My kids’ two grandmothers aren’t competitive with each other. In fact, my husband and I each believe we have the greatest mother-in-law ever. But secretly, as much as I love my mother-in-law (and I really do, I adore her), I harbor some competitive notions of wanting my kids to see my mom as being just as cool as their other grandma. I want to believe my family is interesting, too.
Here’s the thing. My mom was on the older end of the giving birth spectrum when I was born. My mother-in-law was pretty young when my husband was born. Also, my mother has had lupus for several years. My mother-in-law is not yet retired and, get this, owns a bowling alley. A bowling alley with a game room – air hockey, video games, the works. How could a visit to grandma be any cooler? My kids even get to go behind the scenes and watch the pin-setters work if they want to.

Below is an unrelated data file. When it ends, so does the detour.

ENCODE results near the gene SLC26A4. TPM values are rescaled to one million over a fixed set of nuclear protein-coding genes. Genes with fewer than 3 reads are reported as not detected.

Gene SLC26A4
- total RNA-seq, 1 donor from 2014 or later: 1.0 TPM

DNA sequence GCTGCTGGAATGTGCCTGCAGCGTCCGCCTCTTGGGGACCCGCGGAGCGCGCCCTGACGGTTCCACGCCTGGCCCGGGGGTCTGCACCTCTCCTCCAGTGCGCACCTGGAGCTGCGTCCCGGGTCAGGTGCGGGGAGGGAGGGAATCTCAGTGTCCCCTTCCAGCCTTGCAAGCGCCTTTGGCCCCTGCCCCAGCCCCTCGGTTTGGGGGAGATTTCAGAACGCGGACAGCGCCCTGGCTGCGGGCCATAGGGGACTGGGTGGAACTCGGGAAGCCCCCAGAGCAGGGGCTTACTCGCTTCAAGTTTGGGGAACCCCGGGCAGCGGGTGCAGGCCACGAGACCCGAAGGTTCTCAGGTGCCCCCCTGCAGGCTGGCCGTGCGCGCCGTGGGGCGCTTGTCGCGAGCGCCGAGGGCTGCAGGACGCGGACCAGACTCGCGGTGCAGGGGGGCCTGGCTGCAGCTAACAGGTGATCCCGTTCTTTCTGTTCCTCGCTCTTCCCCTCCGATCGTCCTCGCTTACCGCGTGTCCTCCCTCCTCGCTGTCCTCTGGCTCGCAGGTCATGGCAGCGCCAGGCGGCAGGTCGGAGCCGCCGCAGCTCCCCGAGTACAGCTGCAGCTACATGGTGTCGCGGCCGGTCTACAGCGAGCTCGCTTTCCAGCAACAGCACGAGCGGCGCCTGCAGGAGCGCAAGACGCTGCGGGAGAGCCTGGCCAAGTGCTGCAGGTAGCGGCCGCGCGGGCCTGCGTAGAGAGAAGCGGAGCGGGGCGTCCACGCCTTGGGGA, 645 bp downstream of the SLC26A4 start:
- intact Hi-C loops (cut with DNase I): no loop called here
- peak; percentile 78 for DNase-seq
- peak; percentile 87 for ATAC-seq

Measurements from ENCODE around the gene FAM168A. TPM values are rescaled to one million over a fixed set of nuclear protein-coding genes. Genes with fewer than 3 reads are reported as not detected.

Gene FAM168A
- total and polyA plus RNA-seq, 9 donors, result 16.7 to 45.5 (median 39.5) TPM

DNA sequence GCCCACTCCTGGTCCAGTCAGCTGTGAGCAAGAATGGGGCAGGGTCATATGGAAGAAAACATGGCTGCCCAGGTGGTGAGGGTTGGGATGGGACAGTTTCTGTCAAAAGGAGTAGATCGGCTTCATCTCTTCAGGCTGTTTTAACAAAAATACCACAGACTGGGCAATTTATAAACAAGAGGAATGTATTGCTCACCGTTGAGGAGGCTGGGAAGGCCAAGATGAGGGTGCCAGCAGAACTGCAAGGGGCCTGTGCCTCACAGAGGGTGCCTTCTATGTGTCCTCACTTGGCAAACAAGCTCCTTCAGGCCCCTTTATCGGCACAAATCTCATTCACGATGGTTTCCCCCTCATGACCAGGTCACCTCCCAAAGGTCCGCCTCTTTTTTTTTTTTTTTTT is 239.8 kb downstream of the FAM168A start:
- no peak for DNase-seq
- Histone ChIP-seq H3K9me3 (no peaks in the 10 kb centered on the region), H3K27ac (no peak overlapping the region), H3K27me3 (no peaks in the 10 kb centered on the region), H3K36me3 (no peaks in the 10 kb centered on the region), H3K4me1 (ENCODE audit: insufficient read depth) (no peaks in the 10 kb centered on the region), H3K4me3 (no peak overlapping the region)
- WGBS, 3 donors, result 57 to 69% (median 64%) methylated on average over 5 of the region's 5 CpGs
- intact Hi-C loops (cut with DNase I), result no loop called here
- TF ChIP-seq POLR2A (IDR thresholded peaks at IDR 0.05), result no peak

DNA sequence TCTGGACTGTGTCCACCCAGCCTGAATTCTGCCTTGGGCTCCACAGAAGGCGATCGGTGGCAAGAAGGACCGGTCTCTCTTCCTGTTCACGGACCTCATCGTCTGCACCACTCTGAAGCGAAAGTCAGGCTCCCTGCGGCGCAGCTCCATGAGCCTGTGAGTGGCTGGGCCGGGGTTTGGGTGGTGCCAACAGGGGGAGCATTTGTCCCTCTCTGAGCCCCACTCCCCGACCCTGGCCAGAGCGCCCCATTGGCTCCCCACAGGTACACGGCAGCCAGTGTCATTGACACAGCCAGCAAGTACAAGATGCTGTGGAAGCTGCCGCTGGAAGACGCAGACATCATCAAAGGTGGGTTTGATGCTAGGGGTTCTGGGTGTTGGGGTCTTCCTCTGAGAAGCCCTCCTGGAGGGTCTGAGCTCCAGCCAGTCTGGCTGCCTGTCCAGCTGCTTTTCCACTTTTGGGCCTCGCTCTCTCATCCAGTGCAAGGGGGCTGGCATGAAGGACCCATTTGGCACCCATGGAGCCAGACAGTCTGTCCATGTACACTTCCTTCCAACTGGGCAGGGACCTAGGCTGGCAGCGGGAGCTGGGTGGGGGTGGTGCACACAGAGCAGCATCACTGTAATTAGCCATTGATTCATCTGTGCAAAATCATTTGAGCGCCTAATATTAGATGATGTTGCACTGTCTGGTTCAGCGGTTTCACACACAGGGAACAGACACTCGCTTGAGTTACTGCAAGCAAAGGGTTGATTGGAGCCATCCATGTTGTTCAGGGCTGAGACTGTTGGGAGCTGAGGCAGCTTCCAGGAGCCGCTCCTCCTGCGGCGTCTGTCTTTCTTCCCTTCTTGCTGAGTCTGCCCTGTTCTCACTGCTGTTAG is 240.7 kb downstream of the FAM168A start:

I tell the children about when my mom used to bowl. Okay, she never owned her own alley. But she owned her own shoes and ball. She was even on TV once, on “Bowling for Dollars.” However, they never witnessed it. To them, it’s as if I’m talking about a different person all together. I worry that their main memories of my mom will be ones of boredom, sitting by reading their books while I help her clip her nails.
She does try to take an interest in what’s important to them. She asks about their hobbies and what books they’re reading. But, it’s not as if she’s been able to entertain in any real way.
So I was very happy today when my 16-year-old daughter wanted to accompany me to the nursing home to visit her grandma. She took along pictures of her new pet – a hedgehog, and they had a great discussion about it. Score one for Team Maternal Grandma.